Dried specimen obtainable with permission
from el Herbario Nacional de Bolivia

Species Lists


Proposed Names

9% (5)
Recognized by sight: Growing on horse dung, verified as hallucinogen by locals
-3% (3)
Recognized by sight

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= Observer’s choice
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Yup, smaller spores, smaller pleurocystidia…
By: Debbie Viess (amanitarita)
2008-08-10 13:06:06 CDT (-0400)

…without a scope, who knows? Cubensis may be more likely…

Thanks for elucidating how you IDed this psilocybe. Without collecting them, it’s almost impossible to know the mushroom in its many guises; the downside of book-larnin’.

subcubensis or cubensis
By: J. Williams (jwilliams)
2008-08-09 16:09:29 CDT (-0400)

I did not realize Bolivia has subcubensis. I have no experience with it, but is the difference that it has smaller spores?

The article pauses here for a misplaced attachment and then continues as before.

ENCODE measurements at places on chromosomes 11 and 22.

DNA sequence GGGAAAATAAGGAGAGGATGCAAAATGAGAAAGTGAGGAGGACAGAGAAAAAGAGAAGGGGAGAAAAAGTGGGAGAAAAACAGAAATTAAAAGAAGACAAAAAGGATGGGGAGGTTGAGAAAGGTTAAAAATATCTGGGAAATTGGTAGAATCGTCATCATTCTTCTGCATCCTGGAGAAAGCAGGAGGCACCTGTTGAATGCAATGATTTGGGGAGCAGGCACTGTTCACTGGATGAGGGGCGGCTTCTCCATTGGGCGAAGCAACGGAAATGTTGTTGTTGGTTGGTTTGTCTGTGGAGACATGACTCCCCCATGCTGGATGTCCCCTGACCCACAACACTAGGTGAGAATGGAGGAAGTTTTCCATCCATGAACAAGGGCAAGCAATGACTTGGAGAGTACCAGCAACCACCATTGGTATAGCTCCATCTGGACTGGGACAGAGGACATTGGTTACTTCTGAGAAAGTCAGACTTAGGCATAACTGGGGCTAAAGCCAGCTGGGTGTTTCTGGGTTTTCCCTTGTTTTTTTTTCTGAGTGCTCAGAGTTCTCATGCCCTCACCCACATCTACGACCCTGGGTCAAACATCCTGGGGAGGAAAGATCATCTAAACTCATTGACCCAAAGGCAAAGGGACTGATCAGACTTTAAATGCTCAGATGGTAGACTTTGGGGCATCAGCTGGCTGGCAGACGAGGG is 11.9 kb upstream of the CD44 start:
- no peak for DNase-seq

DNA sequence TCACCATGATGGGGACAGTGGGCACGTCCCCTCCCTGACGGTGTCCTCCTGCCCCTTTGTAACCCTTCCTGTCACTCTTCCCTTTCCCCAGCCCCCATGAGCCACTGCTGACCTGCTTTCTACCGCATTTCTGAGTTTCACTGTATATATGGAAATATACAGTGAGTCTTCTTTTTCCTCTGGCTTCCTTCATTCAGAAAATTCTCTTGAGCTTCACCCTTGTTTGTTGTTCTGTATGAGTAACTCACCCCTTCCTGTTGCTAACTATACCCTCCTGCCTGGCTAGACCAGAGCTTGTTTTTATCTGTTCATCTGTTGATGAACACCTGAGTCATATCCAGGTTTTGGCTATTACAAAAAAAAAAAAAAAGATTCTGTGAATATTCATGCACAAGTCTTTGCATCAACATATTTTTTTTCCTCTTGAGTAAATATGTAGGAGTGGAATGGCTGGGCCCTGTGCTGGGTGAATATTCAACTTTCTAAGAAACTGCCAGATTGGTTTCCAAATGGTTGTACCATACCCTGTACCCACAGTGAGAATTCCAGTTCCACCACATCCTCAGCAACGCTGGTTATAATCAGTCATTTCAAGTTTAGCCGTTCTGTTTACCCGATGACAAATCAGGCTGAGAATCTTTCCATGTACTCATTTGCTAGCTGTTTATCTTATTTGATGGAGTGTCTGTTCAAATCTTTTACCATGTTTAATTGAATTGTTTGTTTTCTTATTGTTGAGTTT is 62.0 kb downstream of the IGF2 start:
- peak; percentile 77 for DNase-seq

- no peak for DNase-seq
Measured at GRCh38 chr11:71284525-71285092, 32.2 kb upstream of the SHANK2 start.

Anyway, the key things i used to identify are:
-becomes flat with central knob
-goldenbrown in center fading to white
-dark ring around perimeter of cap
-close gills
-stalk becoming larger near base
-looks as if it is growing from manure

No blueing is seen because it was not bruised. The partial veil does not bruise, it becomes blackish on one side after the spores deposit.

What other potent, dung-dwelling psilocybe sp. could it be?
By: Debbie Viess (amanitarita)
2008-08-09 13:01:17 CDT (-0400)

Subcubensis is also reported from Bolivia, and is apparently macroscopically identical (I am working with Stamet’s book here, not direct field experience).

More photos of younger material would be helpful, and I am bothered by the fragility and lack of obvious bluing of the shown partial veil. Did young mushrooms have the dramatic conic shape of cubensis? What are the clues that you are using for ID to species?